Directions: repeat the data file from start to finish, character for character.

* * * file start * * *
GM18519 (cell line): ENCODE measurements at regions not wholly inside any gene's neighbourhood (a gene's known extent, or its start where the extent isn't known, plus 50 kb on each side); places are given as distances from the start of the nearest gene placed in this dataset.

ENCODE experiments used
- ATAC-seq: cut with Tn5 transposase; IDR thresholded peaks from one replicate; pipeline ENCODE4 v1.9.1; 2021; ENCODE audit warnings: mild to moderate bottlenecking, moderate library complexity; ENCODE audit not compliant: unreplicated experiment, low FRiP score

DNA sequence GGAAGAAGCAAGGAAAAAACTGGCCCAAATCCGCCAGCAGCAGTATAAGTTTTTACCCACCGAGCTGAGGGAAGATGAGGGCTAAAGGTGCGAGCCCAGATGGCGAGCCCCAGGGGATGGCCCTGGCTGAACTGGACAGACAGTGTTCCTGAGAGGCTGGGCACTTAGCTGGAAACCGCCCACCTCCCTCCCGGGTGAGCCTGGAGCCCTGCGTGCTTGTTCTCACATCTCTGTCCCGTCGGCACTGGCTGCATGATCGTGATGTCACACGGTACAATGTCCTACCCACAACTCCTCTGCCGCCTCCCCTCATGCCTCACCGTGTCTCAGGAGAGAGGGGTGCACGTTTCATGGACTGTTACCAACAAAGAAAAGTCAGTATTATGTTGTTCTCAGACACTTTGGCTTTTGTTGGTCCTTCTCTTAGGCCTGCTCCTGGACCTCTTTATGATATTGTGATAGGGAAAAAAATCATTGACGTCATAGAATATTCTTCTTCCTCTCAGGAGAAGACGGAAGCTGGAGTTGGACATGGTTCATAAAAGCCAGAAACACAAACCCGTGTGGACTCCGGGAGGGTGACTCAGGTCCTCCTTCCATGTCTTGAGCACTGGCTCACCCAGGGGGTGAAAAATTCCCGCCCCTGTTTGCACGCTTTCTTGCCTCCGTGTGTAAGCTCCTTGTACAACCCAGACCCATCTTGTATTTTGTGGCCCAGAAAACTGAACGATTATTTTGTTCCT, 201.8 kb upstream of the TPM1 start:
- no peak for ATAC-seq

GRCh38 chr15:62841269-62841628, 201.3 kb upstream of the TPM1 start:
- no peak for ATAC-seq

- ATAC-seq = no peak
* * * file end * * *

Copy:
GM18519 (cell line): ENCODE measurements at regions not wholly inside any gene's neighbourhood (a gene's known extent, or its start where the extent isn't known, plus 50 kb on each side); places are given as distances from the start of the nearest gene placed in this dataset.

ENCODE experiments used
- ATAC-seq: cut with Tn5 transposase; IDR thresholded peaks from one replicate; pipeline ENCODE4 v1.9.1; 2021; ENCODE audit warnings: mild to moderate bottlenecking, moderate library complexity; ENCODE audit not compliant: unreplicated experiment, low FRiP score

DNA sequence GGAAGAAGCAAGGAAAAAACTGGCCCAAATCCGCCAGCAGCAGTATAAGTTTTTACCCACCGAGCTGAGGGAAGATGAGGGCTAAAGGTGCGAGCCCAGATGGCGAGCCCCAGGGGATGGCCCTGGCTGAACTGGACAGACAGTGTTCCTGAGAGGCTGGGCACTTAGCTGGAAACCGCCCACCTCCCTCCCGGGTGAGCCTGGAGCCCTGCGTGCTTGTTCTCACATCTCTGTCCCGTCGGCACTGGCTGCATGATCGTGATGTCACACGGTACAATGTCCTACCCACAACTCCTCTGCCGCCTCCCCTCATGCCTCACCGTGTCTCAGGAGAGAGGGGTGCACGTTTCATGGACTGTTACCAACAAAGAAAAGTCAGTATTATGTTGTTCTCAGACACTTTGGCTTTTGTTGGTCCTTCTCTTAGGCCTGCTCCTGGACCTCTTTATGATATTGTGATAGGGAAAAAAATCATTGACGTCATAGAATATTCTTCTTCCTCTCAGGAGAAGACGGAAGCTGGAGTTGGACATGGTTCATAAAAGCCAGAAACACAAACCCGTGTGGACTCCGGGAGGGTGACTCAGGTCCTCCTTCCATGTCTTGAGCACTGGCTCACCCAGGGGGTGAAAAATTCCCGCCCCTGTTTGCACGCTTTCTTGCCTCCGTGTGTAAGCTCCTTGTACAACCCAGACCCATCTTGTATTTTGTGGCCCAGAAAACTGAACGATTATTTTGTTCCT, 201.8 kb upstream of the TPM1 start:
- no peak for ATAC-seq

GRCh38 chr15:62841269-62841628, 201.3 kb upstream of the TPM1 start:
- no peak for ATAC-seq

- ATAC-seq = no peak